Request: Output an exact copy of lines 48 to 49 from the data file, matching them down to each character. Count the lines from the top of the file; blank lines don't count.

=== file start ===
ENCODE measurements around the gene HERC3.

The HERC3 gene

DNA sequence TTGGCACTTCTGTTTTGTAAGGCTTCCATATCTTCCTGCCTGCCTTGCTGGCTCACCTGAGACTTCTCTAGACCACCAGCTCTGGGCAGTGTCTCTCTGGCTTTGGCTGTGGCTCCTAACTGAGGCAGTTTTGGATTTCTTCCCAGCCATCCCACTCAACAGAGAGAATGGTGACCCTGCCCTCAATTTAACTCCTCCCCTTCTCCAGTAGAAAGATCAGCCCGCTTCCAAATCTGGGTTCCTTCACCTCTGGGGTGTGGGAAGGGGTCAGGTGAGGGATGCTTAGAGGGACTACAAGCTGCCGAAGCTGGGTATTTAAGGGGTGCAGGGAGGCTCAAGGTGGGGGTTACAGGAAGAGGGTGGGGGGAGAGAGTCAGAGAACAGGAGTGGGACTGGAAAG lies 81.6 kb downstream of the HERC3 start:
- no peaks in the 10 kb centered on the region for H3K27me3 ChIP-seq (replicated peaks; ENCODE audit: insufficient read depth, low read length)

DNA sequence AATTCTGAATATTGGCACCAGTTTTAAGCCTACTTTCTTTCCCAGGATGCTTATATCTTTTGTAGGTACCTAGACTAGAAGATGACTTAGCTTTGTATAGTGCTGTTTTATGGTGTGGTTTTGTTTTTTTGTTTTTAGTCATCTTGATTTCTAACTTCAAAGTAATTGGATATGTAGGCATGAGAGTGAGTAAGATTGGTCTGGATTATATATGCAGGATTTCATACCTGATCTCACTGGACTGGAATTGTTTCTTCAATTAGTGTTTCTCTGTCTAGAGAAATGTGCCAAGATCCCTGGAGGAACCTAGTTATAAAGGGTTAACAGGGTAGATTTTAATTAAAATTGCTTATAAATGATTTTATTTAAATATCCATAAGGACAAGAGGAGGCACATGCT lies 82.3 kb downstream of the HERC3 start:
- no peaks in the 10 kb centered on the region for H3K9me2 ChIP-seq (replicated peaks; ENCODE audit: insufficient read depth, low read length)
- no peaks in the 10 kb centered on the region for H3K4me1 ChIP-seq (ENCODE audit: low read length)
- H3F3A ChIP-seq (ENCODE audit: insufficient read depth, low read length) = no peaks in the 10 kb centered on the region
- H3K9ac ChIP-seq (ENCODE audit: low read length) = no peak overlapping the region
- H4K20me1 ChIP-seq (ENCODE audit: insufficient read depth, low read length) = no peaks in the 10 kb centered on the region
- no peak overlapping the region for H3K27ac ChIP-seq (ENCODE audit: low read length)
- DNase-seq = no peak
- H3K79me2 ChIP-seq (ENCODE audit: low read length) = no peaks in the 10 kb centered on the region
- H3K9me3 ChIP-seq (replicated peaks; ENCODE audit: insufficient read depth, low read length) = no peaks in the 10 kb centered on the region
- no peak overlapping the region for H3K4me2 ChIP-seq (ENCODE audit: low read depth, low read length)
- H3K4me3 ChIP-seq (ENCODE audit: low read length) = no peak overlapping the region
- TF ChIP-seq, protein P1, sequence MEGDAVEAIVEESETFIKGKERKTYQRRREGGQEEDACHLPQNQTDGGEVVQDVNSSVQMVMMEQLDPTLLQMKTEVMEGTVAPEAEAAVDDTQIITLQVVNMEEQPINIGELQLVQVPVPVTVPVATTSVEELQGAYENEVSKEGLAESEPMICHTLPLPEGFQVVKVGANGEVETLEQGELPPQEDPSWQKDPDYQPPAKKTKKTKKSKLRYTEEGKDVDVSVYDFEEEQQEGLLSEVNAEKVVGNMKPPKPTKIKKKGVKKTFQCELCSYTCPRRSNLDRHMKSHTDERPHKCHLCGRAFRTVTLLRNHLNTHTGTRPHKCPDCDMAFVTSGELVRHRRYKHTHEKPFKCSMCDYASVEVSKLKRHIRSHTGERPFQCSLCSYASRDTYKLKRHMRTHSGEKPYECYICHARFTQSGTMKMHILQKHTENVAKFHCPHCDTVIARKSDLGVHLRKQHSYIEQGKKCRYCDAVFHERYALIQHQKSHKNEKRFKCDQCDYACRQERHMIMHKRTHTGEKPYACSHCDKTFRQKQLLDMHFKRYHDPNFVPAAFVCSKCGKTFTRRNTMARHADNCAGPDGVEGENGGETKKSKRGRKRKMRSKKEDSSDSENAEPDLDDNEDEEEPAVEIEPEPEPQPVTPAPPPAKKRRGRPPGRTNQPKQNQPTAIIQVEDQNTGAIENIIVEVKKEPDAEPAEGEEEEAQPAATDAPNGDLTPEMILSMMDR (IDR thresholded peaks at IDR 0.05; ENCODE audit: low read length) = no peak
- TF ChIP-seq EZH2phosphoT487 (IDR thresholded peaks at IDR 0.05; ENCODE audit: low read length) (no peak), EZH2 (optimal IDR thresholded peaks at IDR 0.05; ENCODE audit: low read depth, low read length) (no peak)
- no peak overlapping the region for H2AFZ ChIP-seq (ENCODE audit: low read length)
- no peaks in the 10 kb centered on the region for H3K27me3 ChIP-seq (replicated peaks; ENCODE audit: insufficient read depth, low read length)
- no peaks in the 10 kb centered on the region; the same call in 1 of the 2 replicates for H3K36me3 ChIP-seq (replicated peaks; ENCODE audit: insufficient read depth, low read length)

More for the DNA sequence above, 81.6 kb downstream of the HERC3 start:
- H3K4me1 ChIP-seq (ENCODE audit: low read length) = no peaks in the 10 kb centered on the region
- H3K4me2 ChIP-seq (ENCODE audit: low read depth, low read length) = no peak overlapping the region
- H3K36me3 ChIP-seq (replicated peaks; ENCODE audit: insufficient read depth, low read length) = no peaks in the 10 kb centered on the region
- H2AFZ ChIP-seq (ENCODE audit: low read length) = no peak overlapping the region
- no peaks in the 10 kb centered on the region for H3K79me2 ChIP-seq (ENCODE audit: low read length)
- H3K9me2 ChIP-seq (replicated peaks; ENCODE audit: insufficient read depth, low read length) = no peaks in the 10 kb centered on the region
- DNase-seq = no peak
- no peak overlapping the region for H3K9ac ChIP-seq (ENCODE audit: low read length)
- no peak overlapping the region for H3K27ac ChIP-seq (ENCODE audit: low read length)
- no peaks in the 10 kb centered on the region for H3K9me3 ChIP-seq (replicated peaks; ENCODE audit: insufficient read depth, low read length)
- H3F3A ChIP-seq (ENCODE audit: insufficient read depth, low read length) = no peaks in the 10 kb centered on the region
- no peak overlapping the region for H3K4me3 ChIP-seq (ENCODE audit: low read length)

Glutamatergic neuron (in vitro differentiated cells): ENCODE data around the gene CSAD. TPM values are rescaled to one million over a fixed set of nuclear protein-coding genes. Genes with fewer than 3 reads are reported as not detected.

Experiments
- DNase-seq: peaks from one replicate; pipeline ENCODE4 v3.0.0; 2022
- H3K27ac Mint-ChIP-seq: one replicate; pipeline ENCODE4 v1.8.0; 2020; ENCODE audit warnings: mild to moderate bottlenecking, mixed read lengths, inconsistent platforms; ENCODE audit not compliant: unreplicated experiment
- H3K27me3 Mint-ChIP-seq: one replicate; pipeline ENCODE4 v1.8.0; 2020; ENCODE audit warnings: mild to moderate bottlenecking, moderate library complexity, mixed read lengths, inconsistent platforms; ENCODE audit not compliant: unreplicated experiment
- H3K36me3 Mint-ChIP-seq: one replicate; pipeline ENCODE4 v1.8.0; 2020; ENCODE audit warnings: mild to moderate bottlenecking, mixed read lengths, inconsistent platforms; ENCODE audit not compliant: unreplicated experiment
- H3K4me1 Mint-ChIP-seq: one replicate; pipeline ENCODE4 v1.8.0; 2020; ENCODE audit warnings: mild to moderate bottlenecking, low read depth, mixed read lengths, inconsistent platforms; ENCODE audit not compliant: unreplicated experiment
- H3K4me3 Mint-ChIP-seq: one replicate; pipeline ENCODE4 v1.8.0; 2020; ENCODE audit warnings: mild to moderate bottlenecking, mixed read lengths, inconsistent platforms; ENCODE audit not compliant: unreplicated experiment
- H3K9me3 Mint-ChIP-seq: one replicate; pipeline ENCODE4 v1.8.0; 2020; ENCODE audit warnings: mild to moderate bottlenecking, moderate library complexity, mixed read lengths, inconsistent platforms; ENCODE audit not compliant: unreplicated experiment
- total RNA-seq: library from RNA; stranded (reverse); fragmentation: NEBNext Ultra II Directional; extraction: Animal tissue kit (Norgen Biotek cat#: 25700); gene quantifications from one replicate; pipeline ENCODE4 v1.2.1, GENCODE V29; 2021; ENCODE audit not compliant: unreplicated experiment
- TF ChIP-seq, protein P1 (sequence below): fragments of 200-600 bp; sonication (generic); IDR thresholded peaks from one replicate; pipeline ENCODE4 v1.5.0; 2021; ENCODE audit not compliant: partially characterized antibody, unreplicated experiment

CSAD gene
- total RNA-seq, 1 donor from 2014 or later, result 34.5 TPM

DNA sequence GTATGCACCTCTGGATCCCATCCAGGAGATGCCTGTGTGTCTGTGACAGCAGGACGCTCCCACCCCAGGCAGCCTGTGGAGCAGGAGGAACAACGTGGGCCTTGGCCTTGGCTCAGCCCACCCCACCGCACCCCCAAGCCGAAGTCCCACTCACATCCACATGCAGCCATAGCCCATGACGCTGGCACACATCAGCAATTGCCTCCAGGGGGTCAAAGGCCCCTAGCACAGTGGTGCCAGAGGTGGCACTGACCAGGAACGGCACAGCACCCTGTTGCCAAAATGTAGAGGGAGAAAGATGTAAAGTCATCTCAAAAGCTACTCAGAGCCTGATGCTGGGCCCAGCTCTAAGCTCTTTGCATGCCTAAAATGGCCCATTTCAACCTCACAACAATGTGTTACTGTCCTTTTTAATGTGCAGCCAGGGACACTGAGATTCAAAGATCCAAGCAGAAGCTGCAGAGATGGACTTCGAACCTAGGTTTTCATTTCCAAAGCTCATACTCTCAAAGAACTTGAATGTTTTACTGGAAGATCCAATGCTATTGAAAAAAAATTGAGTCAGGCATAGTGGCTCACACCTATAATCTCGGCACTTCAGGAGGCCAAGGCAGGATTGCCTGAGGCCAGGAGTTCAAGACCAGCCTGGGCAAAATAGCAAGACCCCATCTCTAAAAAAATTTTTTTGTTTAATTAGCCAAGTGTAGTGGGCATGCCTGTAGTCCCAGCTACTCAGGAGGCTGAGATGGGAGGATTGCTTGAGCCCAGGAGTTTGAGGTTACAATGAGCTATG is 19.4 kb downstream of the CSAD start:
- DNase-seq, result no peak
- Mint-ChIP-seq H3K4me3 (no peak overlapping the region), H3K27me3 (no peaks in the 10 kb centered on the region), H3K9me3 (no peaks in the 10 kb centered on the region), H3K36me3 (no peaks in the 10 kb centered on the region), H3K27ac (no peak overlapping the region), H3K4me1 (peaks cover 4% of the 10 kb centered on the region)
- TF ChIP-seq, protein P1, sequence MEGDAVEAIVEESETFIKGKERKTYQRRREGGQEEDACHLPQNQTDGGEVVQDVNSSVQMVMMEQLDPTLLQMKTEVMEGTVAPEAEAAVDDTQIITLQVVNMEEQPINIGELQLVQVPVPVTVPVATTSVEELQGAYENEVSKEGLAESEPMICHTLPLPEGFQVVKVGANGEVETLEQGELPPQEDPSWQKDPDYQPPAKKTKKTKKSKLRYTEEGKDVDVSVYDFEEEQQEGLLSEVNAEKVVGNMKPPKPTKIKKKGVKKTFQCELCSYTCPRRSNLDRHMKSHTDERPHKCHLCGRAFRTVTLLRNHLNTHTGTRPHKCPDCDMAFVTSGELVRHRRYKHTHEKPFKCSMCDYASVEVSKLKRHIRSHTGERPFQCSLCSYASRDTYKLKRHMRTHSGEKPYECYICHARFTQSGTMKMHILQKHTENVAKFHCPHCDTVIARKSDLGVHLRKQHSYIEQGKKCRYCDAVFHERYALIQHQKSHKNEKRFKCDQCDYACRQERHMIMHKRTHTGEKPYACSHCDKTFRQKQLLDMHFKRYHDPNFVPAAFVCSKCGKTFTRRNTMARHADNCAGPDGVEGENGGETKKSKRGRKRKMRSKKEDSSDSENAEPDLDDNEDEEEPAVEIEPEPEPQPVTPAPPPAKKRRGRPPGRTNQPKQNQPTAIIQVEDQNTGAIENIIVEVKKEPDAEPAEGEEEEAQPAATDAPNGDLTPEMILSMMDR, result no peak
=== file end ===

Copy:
DNA sequence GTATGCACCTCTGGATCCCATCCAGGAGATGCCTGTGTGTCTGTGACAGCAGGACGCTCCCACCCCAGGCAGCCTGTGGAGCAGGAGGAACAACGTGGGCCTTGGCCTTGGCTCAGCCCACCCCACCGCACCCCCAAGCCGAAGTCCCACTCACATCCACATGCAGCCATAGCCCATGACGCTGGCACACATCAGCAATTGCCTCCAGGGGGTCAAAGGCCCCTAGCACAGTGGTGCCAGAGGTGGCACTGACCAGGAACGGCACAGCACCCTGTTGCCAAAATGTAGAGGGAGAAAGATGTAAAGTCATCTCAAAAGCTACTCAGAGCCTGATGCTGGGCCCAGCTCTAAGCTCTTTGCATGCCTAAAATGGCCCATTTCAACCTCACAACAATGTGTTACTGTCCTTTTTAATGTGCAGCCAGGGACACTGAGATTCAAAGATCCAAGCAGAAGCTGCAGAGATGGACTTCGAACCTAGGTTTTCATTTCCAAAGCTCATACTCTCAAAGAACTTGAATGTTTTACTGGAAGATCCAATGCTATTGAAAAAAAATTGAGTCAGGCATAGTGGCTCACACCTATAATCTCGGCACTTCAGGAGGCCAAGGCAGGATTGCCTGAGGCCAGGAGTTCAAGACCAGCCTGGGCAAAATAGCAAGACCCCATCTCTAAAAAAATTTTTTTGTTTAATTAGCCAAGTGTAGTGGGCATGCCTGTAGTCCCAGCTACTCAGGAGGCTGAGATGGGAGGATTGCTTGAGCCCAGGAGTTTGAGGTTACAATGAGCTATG is 19.4 kb downstream of the CSAD start:
- DNase-seq, result no peak